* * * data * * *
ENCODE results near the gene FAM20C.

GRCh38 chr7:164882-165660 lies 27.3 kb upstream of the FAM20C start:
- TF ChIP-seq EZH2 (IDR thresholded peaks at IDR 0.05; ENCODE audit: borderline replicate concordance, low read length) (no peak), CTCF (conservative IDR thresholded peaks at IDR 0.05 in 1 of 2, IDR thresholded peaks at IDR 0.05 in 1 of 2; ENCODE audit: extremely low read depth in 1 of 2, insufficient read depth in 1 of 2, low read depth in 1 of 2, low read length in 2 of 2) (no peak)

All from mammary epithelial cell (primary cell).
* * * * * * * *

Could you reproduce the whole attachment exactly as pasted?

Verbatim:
ENCODE results near the gene FAM20C.

GRCh38 chr7:164882-165660 lies 27.3 kb upstream of the FAM20C start:
- TF ChIP-seq EZH2 (IDR thresholded peaks at IDR 0.05; ENCODE audit: borderline replicate concordance, low read length) (no peak), CTCF (conservative IDR thresholded peaks at IDR 0.05 in 1 of 2, IDR thresholded peaks at IDR 0.05 in 1 of 2; ENCODE audit: extremely low read depth in 1 of 2, insufficient read depth in 1 of 2, low read depth in 1 of 2, low read length in 2 of 2) (no peak)

All from mammary epithelial cell (primary cell).